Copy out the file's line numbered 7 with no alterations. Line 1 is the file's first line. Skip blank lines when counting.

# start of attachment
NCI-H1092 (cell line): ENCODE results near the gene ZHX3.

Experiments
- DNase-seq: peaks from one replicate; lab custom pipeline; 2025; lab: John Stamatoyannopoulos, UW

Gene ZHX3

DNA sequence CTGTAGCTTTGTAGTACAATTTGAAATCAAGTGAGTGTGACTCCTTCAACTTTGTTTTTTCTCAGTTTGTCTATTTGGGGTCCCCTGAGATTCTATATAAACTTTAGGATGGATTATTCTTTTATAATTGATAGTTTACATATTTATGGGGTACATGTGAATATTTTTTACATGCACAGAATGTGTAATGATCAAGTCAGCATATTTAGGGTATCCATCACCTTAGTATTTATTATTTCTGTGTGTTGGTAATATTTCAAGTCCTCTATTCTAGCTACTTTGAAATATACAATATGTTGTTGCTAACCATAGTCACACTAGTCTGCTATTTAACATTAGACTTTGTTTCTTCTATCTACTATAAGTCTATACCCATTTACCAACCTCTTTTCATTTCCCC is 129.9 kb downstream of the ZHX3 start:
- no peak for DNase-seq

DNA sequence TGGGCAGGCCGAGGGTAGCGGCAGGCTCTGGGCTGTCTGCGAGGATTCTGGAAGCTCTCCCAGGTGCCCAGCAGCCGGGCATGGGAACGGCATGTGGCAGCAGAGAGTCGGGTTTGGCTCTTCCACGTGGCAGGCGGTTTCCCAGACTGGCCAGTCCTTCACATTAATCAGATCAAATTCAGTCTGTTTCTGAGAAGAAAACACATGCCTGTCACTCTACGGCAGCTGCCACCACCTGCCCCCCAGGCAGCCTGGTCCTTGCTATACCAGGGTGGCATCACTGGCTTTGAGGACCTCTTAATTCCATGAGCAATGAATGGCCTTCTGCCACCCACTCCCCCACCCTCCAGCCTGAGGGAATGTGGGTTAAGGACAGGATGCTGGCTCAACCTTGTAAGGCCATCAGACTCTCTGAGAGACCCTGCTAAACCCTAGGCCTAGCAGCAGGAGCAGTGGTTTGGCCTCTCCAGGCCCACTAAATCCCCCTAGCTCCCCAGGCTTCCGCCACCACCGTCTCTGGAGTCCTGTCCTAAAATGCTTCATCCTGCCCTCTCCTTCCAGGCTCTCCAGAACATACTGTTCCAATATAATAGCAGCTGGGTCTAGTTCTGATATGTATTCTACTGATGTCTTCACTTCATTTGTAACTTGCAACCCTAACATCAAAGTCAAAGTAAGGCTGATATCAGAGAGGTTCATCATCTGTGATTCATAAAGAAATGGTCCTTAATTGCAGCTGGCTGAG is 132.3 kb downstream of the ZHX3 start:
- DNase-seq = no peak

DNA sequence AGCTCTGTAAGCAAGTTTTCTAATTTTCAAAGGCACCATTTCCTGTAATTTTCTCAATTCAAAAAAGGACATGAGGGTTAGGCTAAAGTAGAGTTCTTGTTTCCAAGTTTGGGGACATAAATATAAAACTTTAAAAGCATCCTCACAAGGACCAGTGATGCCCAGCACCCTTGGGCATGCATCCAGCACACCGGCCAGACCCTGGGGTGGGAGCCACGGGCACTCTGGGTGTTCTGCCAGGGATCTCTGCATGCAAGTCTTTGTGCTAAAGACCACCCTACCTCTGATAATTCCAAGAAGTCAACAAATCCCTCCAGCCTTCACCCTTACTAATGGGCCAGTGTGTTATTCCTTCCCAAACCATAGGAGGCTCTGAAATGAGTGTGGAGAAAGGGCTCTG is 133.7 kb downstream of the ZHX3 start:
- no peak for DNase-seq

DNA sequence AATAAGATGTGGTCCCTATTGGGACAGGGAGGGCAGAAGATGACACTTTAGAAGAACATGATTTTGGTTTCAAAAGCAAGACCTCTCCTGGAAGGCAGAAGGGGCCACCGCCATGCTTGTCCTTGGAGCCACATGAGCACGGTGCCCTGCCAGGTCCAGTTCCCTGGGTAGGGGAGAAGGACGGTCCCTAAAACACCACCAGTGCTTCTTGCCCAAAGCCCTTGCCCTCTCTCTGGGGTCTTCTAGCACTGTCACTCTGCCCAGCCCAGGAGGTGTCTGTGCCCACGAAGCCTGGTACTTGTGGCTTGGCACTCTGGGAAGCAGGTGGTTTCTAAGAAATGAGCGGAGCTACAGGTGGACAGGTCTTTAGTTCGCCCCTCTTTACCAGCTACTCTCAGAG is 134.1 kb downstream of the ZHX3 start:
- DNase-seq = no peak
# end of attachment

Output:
DNA sequence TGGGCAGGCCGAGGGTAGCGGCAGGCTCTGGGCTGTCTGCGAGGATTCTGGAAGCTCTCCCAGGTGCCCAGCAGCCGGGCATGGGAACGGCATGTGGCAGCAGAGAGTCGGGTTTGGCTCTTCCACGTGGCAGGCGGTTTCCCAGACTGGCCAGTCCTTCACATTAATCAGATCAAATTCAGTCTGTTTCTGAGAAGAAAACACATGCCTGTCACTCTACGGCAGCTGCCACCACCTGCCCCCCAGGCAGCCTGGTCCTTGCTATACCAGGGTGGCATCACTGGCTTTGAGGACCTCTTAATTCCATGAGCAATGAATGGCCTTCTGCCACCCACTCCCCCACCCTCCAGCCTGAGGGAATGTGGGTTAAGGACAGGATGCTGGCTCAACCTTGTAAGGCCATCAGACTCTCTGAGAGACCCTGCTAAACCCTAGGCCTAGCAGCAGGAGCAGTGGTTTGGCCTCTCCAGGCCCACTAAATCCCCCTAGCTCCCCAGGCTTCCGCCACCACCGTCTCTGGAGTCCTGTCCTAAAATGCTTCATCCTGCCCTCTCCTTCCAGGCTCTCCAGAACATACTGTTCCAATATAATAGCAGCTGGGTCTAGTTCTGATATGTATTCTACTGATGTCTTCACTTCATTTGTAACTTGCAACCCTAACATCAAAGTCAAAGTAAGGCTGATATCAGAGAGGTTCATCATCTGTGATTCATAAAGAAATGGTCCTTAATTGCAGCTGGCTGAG is 132.3 kb downstream of the ZHX3 start: